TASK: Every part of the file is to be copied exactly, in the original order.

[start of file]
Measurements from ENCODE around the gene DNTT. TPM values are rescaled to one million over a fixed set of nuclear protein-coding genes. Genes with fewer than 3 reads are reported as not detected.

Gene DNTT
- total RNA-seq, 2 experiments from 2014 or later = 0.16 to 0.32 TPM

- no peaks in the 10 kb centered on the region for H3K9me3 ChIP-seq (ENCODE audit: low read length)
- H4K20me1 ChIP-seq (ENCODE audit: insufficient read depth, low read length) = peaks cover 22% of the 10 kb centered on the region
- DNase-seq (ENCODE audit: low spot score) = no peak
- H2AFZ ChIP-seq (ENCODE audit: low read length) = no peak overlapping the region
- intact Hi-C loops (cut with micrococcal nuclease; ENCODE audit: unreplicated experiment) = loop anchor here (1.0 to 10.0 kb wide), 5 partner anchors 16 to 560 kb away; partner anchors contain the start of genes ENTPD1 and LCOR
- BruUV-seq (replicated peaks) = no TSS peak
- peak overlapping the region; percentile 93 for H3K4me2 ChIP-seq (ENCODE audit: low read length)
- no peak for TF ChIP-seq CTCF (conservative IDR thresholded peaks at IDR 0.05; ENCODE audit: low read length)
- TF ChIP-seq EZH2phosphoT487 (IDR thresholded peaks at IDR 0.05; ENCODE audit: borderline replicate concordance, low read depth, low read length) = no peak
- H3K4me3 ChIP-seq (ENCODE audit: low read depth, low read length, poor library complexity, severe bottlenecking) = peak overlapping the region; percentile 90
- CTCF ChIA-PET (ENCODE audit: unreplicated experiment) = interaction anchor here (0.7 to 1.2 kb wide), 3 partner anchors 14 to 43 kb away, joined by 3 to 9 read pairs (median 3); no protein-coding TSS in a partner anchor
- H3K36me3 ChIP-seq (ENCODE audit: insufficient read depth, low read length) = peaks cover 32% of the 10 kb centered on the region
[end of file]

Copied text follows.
Measurements from ENCODE around the gene DNTT. TPM values are rescaled to one million over a fixed set of nuclear protein-coding genes. Genes with fewer than 3 reads are reported as not detected.

Gene DNTT
- total RNA-seq, 2 experiments from 2014 or later = 0.16 to 0.32 TPM

- no peaks in the 10 kb centered on the region for H3K9me3 ChIP-seq (ENCODE audit: low read length)
- H4K20me1 ChIP-seq (ENCODE audit: insufficient read depth, low read length) = peaks cover 22% of the 10 kb centered on the region
- DNase-seq (ENCODE audit: low spot score) = no peak
- H2AFZ ChIP-seq (ENCODE audit: low read length) = no peak overlapping the region
- intact Hi-C loops (cut with micrococcal nuclease; ENCODE audit: unreplicated experiment) = loop anchor here (1.0 to 10.0 kb wide), 5 partner anchors 16 to 560 kb away; partner anchors contain the start of genes ENTPD1 and LCOR
- BruUV-seq (replicated peaks) = no TSS peak
- peak overlapping the region; percentile 93 for H3K4me2 ChIP-seq (ENCODE audit: low read length)
- no peak for TF ChIP-seq CTCF (conservative IDR thresholded peaks at IDR 0.05; ENCODE audit: low read length)
- TF ChIP-seq EZH2phosphoT487 (IDR thresholded peaks at IDR 0.05; ENCODE audit: borderline replicate concordance, low read depth, low read length) = no peak
- H3K4me3 ChIP-seq (ENCODE audit: low read depth, low read length, poor library complexity, severe bottlenecking) = peak overlapping the region; percentile 90
- CTCF ChIA-PET (ENCODE audit: unreplicated experiment) = interaction anchor here (0.7 to 1.2 kb wide), 3 partner anchors 14 to 43 kb away, joined by 3 to 9 read pairs (median 3); no protein-coding TSS in a partner anchor
- H3K36me3 ChIP-seq (ENCODE audit: insufficient read depth, low read length) = peaks cover 32% of the 10 kb centered on the region